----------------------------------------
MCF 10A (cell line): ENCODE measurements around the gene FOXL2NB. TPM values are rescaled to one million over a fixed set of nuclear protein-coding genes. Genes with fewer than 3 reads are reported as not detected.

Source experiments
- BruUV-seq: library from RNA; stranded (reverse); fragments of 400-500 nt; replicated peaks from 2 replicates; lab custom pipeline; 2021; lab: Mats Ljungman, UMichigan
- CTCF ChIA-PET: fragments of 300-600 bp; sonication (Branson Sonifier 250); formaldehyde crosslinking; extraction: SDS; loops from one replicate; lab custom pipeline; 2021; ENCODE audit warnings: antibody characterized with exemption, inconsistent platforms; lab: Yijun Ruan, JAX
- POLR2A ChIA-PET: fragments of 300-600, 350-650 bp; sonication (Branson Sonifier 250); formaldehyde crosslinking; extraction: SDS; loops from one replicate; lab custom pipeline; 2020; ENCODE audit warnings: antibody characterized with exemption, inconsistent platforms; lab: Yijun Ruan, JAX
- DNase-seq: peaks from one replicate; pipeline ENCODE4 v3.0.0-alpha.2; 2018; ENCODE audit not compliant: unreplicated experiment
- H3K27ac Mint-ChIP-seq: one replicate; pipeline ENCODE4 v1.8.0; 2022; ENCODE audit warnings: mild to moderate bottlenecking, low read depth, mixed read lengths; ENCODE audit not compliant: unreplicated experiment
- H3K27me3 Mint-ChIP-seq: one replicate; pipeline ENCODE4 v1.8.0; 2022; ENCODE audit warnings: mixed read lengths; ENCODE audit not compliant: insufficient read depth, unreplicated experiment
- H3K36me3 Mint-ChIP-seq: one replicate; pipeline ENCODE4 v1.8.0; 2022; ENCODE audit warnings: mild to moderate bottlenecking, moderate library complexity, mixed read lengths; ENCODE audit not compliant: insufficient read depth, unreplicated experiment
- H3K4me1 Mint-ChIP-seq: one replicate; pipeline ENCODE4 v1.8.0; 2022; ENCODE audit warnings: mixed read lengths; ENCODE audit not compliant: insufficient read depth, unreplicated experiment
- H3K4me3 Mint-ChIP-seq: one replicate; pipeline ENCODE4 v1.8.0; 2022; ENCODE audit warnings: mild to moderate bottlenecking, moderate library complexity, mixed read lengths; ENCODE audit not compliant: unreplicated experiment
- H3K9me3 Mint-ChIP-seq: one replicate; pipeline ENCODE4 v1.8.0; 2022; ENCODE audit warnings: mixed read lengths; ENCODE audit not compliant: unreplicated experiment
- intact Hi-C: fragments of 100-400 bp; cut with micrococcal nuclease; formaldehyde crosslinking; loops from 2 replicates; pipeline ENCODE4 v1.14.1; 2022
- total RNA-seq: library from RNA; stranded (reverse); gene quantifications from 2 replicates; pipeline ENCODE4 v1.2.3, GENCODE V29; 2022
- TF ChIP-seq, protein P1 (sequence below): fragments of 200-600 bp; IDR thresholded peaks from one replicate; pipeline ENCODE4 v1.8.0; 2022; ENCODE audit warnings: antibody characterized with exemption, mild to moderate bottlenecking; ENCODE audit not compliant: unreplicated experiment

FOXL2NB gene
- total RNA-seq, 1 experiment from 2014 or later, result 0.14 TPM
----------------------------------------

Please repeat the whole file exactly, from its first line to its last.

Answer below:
MCF 10A (cell line): ENCODE measurements around the gene FOXL2NB. TPM values are rescaled to one million over a fixed set of nuclear protein-coding genes. Genes with fewer than 3 reads are reported as not detected.

Source experiments
- BruUV-seq: library from RNA; stranded (reverse); fragments of 400-500 nt; replicated peaks from 2 replicates; lab custom pipeline; 2021; lab: Mats Ljungman, UMichigan
- CTCF ChIA-PET: fragments of 300-600 bp; sonication (Branson Sonifier 250); formaldehyde crosslinking; extraction: SDS; loops from one replicate; lab custom pipeline; 2021; ENCODE audit warnings: antibody characterized with exemption, inconsistent platforms; lab: Yijun Ruan, JAX
- POLR2A ChIA-PET: fragments of 300-600, 350-650 bp; sonication (Branson Sonifier 250); formaldehyde crosslinking; extraction: SDS; loops from one replicate; lab custom pipeline; 2020; ENCODE audit warnings: antibody characterized with exemption, inconsistent platforms; lab: Yijun Ruan, JAX
- DNase-seq: peaks from one replicate; pipeline ENCODE4 v3.0.0-alpha.2; 2018; ENCODE audit not compliant: unreplicated experiment
- H3K27ac Mint-ChIP-seq: one replicate; pipeline ENCODE4 v1.8.0; 2022; ENCODE audit warnings: mild to moderate bottlenecking, low read depth, mixed read lengths; ENCODE audit not compliant: unreplicated experiment
- H3K27me3 Mint-ChIP-seq: one replicate; pipeline ENCODE4 v1.8.0; 2022; ENCODE audit warnings: mixed read lengths; ENCODE audit not compliant: insufficient read depth, unreplicated experiment
- H3K36me3 Mint-ChIP-seq: one replicate; pipeline ENCODE4 v1.8.0; 2022; ENCODE audit warnings: mild to moderate bottlenecking, moderate library complexity, mixed read lengths; ENCODE audit not compliant: insufficient read depth, unreplicated experiment
- H3K4me1 Mint-ChIP-seq: one replicate; pipeline ENCODE4 v1.8.0; 2022; ENCODE audit warnings: mixed read lengths; ENCODE audit not compliant: insufficient read depth, unreplicated experiment
- H3K4me3 Mint-ChIP-seq: one replicate; pipeline ENCODE4 v1.8.0; 2022; ENCODE audit warnings: mild to moderate bottlenecking, moderate library complexity, mixed read lengths; ENCODE audit not compliant: unreplicated experiment
- H3K9me3 Mint-ChIP-seq: one replicate; pipeline ENCODE4 v1.8.0; 2022; ENCODE audit warnings: mixed read lengths; ENCODE audit not compliant: unreplicated experiment
- intact Hi-C: fragments of 100-400 bp; cut with micrococcal nuclease; formaldehyde crosslinking; loops from 2 replicates; pipeline ENCODE4 v1.14.1; 2022
- total RNA-seq: library from RNA; stranded (reverse); gene quantifications from 2 replicates; pipeline ENCODE4 v1.2.3, GENCODE V29; 2022
- TF ChIP-seq, protein P1 (sequence below): fragments of 200-600 bp; IDR thresholded peaks from one replicate; pipeline ENCODE4 v1.8.0; 2022; ENCODE audit warnings: antibody characterized with exemption, mild to moderate bottlenecking; ENCODE audit not compliant: unreplicated experiment

FOXL2NB gene
- total RNA-seq, 1 experiment from 2014 or later, result 0.14 TPM